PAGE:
When is a tracheostomy needed?

To begin with, let us elucidate a bit on what tracheostomy is. The procedure that involves an opening made in the neck for direct access into the trachea or windpipe is known as a tracheostomy. Several conditions might require a tracheostomy and this requirement could be either short-lived or for the rest of the patient's life!

Conditions that essentially need a tracheostomy are –

• Mouth and throat cancers where breathing and even swallowing becomes a difficulty

• Reconstruction of airways after laryngeal and tracheal surgery

• Swallowing difficulty due to edema and/or other injuries in the throat and neck region

• Head and neck surgery

• Dependence on ventilators for long periods

• Air passage defects that are inherent

• Burning of the airways due to inhalation of corrosive material

What are the main components of a tracheostomy set up?

tracheostomy tube commonly consists of 2 main parts – the outer cannula along with the flange, and the inner cannula. The latter, in some cases, is optional. The opening in your neck is called the stoma. The flange or the neck-plate sits on the stoma. The tube that is inserted in this stoma is indeed secured with the help of trach tube ties that are fastened to holes on either side of the neckplate.

The outer cannula may be fitted with an inner cannula that lies within. It has a lock to keep it in place and is removable for washing and cleaning purposes. Trach tubes are available in the ‘cuffed’ variant too. These are needed by patients who have swallowing difficulties.

How long does it take to adapt to the tracheostomy tube?

Immediately after tracheostomy, you will not be able to talk. This is a major challenge. Permanent procedures are, therefore, life-changing.

Initially, it takes almost 3 days to adapt to breathing through trach tubes. Talking and making sounds need a lot of practice too. You cannot produce sound normally anymore. This is because the air that you breathe does not pass through the voice box. Many patients, therefore, cover the tube to help themselves to talk!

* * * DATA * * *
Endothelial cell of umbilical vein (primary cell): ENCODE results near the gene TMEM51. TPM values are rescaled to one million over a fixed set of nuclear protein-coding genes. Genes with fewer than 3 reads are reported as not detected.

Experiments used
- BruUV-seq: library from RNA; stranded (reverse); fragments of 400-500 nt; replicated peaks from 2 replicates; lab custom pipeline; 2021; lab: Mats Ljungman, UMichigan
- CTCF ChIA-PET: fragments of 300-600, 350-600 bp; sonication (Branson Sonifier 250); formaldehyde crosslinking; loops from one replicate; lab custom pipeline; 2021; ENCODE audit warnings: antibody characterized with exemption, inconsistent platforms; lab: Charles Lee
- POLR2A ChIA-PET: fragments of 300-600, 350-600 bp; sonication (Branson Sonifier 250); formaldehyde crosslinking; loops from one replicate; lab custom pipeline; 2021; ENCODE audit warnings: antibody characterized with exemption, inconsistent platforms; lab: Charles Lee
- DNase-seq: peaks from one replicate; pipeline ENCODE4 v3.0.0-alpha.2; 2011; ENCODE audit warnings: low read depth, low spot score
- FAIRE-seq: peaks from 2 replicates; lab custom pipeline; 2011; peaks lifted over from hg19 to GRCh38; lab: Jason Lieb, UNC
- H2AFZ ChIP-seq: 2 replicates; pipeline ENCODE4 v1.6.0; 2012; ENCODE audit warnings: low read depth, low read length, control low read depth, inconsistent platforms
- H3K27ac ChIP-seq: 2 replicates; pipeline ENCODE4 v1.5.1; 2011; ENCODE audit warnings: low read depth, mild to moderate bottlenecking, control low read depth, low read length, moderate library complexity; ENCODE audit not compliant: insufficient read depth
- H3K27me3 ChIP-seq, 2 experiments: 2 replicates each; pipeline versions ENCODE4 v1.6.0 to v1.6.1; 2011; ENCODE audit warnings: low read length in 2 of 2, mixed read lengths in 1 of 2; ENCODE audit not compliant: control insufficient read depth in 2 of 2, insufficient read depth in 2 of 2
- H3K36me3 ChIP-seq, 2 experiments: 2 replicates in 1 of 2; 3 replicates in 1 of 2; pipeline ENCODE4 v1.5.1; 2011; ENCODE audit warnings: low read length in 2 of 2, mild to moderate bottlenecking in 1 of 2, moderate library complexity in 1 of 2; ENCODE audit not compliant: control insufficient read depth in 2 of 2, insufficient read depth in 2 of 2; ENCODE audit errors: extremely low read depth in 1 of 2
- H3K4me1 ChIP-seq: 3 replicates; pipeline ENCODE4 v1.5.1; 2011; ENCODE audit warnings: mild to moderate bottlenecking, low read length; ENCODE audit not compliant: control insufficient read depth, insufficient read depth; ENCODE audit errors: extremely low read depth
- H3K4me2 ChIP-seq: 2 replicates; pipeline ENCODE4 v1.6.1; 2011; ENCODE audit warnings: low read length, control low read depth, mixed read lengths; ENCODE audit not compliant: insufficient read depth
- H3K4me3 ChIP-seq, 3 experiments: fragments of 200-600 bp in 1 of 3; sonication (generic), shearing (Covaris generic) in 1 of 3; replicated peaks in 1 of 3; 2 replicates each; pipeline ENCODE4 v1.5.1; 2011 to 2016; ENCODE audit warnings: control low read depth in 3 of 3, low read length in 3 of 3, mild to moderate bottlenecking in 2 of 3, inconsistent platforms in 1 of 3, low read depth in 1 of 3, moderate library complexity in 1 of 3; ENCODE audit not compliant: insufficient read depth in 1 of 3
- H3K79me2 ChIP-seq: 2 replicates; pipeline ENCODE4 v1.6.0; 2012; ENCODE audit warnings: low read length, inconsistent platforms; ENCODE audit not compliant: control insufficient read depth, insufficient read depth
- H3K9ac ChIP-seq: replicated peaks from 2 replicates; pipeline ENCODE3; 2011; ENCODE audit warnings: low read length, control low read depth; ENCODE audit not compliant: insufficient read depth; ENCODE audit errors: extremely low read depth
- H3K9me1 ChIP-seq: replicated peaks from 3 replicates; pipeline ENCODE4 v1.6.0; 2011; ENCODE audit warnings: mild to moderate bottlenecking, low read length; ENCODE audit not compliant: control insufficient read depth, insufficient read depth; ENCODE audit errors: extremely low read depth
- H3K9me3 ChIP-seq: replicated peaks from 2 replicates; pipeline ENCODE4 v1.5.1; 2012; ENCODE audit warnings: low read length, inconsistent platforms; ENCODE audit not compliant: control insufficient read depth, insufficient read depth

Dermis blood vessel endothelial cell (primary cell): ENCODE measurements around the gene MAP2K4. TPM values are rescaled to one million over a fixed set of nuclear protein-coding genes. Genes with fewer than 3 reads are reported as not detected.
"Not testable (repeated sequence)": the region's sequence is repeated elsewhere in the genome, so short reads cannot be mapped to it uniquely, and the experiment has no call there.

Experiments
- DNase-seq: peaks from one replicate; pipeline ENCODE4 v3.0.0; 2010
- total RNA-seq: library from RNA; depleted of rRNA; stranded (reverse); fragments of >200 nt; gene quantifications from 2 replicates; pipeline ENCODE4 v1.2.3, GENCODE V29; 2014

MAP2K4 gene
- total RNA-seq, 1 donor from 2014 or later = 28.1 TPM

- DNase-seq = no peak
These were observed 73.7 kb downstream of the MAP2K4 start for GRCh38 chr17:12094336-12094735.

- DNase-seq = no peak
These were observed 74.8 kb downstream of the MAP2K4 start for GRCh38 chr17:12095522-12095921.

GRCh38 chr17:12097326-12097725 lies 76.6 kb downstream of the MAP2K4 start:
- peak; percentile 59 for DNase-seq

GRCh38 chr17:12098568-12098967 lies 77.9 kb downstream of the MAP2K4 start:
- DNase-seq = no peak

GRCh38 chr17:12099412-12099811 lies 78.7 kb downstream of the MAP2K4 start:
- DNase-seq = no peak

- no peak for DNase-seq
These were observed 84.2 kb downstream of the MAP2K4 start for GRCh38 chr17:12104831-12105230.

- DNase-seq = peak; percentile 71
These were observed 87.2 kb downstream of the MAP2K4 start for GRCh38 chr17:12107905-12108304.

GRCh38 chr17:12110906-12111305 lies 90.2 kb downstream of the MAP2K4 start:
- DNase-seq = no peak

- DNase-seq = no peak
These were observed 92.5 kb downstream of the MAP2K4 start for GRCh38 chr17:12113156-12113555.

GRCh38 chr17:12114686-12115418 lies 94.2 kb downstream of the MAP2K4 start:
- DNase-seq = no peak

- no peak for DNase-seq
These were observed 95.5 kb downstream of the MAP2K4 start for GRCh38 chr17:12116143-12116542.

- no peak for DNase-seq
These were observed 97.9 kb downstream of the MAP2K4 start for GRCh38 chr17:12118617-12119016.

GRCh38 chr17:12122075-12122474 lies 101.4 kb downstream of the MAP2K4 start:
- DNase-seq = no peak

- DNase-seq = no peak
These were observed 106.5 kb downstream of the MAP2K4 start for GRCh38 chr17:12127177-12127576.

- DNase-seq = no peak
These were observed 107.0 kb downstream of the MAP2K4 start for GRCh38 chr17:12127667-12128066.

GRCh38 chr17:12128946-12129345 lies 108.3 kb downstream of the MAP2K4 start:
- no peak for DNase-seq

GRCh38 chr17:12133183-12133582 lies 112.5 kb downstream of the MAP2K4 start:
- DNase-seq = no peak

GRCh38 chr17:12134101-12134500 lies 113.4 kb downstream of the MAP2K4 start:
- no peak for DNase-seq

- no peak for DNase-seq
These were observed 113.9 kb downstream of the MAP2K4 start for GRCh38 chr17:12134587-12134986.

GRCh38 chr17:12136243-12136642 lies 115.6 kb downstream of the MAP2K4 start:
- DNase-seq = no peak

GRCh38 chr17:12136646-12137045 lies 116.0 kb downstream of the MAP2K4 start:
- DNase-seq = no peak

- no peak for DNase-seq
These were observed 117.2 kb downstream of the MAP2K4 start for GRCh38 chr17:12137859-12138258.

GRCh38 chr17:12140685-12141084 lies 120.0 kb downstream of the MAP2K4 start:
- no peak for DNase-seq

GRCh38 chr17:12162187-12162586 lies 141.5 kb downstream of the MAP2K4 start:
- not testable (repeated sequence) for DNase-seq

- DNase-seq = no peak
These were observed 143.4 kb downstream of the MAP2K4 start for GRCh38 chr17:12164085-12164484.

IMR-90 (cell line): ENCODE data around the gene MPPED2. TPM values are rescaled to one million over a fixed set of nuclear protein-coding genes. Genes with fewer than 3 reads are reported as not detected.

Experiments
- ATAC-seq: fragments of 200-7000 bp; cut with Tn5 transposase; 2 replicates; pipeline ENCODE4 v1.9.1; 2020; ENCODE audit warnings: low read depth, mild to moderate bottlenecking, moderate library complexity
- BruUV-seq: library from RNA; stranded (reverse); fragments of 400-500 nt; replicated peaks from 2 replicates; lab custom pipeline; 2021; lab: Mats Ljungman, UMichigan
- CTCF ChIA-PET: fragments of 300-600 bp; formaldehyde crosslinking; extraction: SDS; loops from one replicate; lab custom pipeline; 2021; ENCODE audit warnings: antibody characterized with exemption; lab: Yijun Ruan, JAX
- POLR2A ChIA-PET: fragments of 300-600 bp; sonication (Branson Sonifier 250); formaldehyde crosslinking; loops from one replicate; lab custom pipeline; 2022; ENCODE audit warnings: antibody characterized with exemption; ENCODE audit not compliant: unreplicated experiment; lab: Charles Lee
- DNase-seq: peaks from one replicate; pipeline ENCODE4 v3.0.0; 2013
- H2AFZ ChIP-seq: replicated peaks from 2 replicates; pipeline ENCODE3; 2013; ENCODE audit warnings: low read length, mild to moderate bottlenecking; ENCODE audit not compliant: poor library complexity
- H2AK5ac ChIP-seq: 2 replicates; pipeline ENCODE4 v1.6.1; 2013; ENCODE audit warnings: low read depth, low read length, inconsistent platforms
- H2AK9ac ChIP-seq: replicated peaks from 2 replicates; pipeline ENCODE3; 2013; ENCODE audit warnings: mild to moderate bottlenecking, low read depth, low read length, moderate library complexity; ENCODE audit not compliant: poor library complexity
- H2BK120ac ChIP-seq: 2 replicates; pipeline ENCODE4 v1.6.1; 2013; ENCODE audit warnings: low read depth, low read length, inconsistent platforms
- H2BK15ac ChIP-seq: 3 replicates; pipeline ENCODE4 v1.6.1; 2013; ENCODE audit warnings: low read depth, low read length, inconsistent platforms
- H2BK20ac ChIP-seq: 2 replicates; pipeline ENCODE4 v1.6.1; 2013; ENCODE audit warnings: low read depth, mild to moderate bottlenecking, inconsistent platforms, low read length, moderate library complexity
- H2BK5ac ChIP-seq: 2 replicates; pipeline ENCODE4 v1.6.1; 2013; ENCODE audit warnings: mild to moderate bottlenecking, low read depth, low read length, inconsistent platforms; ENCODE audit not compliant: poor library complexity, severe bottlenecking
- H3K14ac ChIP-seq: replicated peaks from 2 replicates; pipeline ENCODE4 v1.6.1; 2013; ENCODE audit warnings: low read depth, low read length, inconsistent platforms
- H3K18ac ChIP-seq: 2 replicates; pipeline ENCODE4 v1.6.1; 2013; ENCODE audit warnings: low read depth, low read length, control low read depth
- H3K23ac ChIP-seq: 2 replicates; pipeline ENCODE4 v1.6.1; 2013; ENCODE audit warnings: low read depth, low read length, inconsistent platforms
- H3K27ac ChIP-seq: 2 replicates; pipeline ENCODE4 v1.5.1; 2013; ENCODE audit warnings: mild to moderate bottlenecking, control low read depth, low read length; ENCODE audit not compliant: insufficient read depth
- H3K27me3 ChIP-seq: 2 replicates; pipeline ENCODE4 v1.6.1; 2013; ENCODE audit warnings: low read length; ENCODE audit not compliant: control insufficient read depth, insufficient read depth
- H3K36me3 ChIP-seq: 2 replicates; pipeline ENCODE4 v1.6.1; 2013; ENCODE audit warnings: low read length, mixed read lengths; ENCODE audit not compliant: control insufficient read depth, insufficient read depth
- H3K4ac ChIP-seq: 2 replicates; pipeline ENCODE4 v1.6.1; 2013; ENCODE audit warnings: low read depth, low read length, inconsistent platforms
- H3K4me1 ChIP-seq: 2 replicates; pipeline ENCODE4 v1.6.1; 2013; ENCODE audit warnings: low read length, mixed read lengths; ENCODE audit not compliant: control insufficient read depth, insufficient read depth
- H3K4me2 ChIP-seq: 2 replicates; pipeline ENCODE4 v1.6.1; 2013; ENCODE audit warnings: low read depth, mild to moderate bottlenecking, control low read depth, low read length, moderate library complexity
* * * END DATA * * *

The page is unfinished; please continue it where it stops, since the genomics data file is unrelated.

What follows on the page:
How to care for my trach tubes?

Trach care involves cleaning as well as suctioning parts of the tracheostomy appliance that you are wearing. You need to start with a pair of sterile gloves on. The very first step is suctioning the trach tube. In case there's an inner cannula it should be removed, held over a washbasin, and rinsed with hydrogen peroxide. It should be cleaned thoroughly using pipe cleaners or even a small brush. This needs to be followed with a tap-water wash (distilled or saline water would be safer). The inner cannula also needs to be thoroughly dried inside out (using a mesh gauze pad). Re-insert it and lock it in place.

What self-care measures need to be taken following a tracheostomy?

Tracheostomy involves wearing an artificial device 24x7 around your neck. So, the skin obviously needs some extra care. Especially the skin around the stoma needs attention. A gauze pad soaked in a 1:1 ratio of hydrogen peroxide and sterile water should be used to gently wipe the skin surrounding the stoma. Some amount of mucus often dries down under the flanges. Clean them using cotton. After cleaning, the area needs to be patted dry and applied with an antibacterial ointment, if necessary. Don’t forget to clean the flanges or change wet and dirty trach ties.

Preventing infection is a major challenge for tracheostomy patients. Apart from cleaning the appliance and its parts, a few important things need to be considered. Keep your mouth extra cleaning by brushing and using mouthwashes twice daily (as saliva and mucus contain germs).

You can also try this – Take deep breaths. After letting the air out, cough strongly. This is to be repeated 10 times each hour! It clears congestions and keeps infections away.